Alisita, we asked our two what they wanted or didn't want from a school. This helped narrow our focus hugely, and made them feel as if they had some say in where they were going. DD2 wanted no school uniform, not religious, not single sex, and strong at art, where she could continue her French and learn Japanese as well, and where she could have her own bedroom. A tough ask, but we found what we think is the perfect school for her!

oscarwilde Fri 06-Sep-13 17:10:14

I would also think that boarding for second level would work best for your sons preferably at 11 & 13 when they can go together. 9 & 11 seems v young especially since your DS2 is the less gregarious of the two.
Lots of schools offer trial weekends so perhaps it is worth looking into whether they could attend for a week or two as a boarder if you are home during the 9-13 years as a taster.

The only caveat to all of that is your incomes and I would choose schools very carefully on that basis.
How isolated will they be at boarding school especially if your income doesn't run to ski trips etc in half term (too short to come to you)
Proximity to any family for visits
How often can you budget to come and see them, or meet them half way.

Mrs S - it sounds like a fab school. Is it in the UK?

mirry2 Fri 06-Sep-13 20:17:57

The only caveate I would add to my previous positive posts about boarding school is about age. Most of the children at my school started at 11 but I do remember one ltttle girl of none who was very unhappy. she missed her parents who lived in Africa and used to wet the bed. We were all very supportive of her (no bullying in my school - really). My brother went at 10 and I do remember the night before he went, that he was crying at night because he'd read a Billy Bunter story which i think was about bullying at boarding school My dm came in to comfort him, saying they were very old stories, written long ago when times were different etc and he was fine after that. So you need to make sure your dc are emotionally ready.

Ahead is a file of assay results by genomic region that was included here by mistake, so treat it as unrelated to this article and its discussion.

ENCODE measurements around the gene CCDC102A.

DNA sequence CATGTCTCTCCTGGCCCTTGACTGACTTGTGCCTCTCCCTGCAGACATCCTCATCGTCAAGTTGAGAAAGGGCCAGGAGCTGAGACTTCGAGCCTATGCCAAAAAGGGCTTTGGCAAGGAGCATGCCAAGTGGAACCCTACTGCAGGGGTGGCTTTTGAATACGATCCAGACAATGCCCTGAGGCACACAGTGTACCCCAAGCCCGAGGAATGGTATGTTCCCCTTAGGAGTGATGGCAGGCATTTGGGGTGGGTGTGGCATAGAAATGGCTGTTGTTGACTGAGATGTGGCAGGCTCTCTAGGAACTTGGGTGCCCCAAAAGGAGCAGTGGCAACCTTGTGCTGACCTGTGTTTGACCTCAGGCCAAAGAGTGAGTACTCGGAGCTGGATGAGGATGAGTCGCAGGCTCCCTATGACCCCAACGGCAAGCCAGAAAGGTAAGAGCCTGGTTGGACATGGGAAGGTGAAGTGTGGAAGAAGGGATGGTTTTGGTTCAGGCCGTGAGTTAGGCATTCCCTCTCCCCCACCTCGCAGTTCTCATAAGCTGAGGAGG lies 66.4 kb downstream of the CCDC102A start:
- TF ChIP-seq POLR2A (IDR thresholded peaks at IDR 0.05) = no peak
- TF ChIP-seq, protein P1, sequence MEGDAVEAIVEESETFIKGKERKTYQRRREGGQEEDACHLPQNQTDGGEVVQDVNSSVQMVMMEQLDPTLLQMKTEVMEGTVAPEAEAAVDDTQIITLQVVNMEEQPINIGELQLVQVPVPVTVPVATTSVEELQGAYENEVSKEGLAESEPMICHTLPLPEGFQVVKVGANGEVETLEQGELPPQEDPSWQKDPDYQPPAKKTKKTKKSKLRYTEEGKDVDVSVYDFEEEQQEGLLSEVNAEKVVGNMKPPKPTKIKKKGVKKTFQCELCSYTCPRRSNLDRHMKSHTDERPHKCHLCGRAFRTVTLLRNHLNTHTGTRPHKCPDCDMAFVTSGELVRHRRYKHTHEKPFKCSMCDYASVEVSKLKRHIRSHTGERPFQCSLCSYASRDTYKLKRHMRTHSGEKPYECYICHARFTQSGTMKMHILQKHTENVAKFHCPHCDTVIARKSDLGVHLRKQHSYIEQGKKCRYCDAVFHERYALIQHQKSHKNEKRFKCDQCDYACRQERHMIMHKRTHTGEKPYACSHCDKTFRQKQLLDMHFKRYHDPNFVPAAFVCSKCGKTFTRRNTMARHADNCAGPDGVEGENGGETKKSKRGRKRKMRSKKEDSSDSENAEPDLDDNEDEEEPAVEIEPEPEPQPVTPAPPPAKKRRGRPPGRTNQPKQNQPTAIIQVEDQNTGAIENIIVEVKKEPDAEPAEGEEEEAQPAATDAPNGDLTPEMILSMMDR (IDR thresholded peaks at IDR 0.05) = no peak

The other thing was that we went to a co-ed school, supposedly to keep each other company and I remember my df laughing when we said we didn't speak to each other all term as we were too busy doing our own things and making friends.

I really did love my school and I am still in contact with school friends scattered all over the world. We all loved each other like siblings - sorry to be soppy about it.

duckylou Thu 19-Sep-13 00:50:51

Your OP isa but vague on dates. It sounds like you're I would wait to see if your postings really do change so rapidly and keep the family together in the meanwhile at international schools. For all the anecdotes about screwed up expat children, i know of screwed up boarding school individuals who have all the symptoms of being institutionalised during their teens. In most cultures the only children sent 'away' to school are difficult ones or those below average in their studies. Its very British idea to think that staying at school is better than coming home at the end of your school day.

duckylou Thu 19-Sep-13 00:51:59

Sorry for my typos!